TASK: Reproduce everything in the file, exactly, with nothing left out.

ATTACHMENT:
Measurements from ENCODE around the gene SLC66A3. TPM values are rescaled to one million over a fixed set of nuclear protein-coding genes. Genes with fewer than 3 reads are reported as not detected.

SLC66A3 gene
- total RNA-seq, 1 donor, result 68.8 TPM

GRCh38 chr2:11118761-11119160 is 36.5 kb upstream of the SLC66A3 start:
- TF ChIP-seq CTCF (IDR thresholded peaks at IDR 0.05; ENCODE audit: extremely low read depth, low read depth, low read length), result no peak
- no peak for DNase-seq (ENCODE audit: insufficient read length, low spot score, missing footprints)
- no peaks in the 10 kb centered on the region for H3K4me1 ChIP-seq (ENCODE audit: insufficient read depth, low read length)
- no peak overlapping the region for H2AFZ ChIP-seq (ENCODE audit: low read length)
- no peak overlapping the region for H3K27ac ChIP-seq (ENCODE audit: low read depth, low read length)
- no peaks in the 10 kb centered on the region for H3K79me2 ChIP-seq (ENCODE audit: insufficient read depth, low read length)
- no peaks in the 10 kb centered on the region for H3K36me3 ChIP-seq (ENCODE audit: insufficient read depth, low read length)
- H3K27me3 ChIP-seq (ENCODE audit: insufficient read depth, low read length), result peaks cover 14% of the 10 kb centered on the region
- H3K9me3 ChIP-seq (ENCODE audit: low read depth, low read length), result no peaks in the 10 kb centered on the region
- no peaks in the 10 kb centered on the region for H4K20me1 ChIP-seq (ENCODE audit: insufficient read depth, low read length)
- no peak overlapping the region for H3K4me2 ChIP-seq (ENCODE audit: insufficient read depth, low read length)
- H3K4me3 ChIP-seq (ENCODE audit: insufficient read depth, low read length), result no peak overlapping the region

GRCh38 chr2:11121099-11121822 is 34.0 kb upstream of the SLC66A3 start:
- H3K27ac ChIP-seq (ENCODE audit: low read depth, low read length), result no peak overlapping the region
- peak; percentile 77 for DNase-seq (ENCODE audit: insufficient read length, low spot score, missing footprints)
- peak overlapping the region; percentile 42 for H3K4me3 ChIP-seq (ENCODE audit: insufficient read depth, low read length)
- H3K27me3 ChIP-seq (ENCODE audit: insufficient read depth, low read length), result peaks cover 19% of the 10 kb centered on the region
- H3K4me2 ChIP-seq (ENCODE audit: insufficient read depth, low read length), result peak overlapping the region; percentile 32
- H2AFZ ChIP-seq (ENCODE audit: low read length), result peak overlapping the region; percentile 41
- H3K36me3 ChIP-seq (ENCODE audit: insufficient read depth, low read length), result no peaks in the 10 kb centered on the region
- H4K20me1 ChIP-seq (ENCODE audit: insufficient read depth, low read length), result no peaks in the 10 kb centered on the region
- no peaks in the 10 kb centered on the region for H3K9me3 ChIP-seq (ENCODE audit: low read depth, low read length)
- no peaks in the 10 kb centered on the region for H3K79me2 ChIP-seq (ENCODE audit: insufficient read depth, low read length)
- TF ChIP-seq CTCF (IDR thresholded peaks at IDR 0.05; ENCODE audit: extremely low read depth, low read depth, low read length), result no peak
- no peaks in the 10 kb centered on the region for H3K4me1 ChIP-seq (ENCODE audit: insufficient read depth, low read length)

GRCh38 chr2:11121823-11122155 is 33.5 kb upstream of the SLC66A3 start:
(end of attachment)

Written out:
Measurements from ENCODE around the gene SLC66A3. TPM values are rescaled to one million over a fixed set of nuclear protein-coding genes. Genes with fewer than 3 reads are reported as not detected.

SLC66A3 gene
- total RNA-seq, 1 donor, result 68.8 TPM

GRCh38 chr2:11118761-11119160 is 36.5 kb upstream of the SLC66A3 start:
- TF ChIP-seq CTCF (IDR thresholded peaks at IDR 0.05; ENCODE audit: extremely low read depth, low read depth, low read length), result no peak
- no peak for DNase-seq (ENCODE audit: insufficient read length, low spot score, missing footprints)
- no peaks in the 10 kb centered on the region for H3K4me1 ChIP-seq (ENCODE audit: insufficient read depth, low read length)
- no peak overlapping the region for H2AFZ ChIP-seq (ENCODE audit: low read length)
- no peak overlapping the region for H3K27ac ChIP-seq (ENCODE audit: low read depth, low read length)
- no peaks in the 10 kb centered on the region for H3K79me2 ChIP-seq (ENCODE audit: insufficient read depth, low read length)
- no peaks in the 10 kb centered on the region for H3K36me3 ChIP-seq (ENCODE audit: insufficient read depth, low read length)
- H3K27me3 ChIP-seq (ENCODE audit: insufficient read depth, low read length), result peaks cover 14% of the 10 kb centered on the region
- H3K9me3 ChIP-seq (ENCODE audit: low read depth, low read length), result no peaks in the 10 kb centered on the region
- no peaks in the 10 kb centered on the region for H4K20me1 ChIP-seq (ENCODE audit: insufficient read depth, low read length)
- no peak overlapping the region for H3K4me2 ChIP-seq (ENCODE audit: insufficient read depth, low read length)
- H3K4me3 ChIP-seq (ENCODE audit: insufficient read depth, low read length), result no peak overlapping the region

GRCh38 chr2:11121099-11121822 is 34.0 kb upstream of the SLC66A3 start:
- H3K27ac ChIP-seq (ENCODE audit: low read depth, low read length), result no peak overlapping the region
- peak; percentile 77 for DNase-seq (ENCODE audit: insufficient read length, low spot score, missing footprints)
- peak overlapping the region; percentile 42 for H3K4me3 ChIP-seq (ENCODE audit: insufficient read depth, low read length)
- H3K27me3 ChIP-seq (ENCODE audit: insufficient read depth, low read length), result peaks cover 19% of the 10 kb centered on the region
- H3K4me2 ChIP-seq (ENCODE audit: insufficient read depth, low read length), result peak overlapping the region; percentile 32
- H2AFZ ChIP-seq (ENCODE audit: low read length), result peak overlapping the region; percentile 41
- H3K36me3 ChIP-seq (ENCODE audit: insufficient read depth, low read length), result no peaks in the 10 kb centered on the region
- H4K20me1 ChIP-seq (ENCODE audit: insufficient read depth, low read length), result no peaks in the 10 kb centered on the region
- no peaks in the 10 kb centered on the region for H3K9me3 ChIP-seq (ENCODE audit: low read depth, low read length)
- no peaks in the 10 kb centered on the region for H3K79me2 ChIP-seq (ENCODE audit: insufficient read depth, low read length)
- TF ChIP-seq CTCF (IDR thresholded peaks at IDR 0.05; ENCODE audit: extremely low read depth, low read depth, low read length), result no peak
- no peaks in the 10 kb centered on the region for H3K4me1 ChIP-seq (ENCODE audit: insufficient read depth, low read length)

GRCh38 chr2:11121823-11122155 is 33.5 kb upstream of the SLC66A3 start: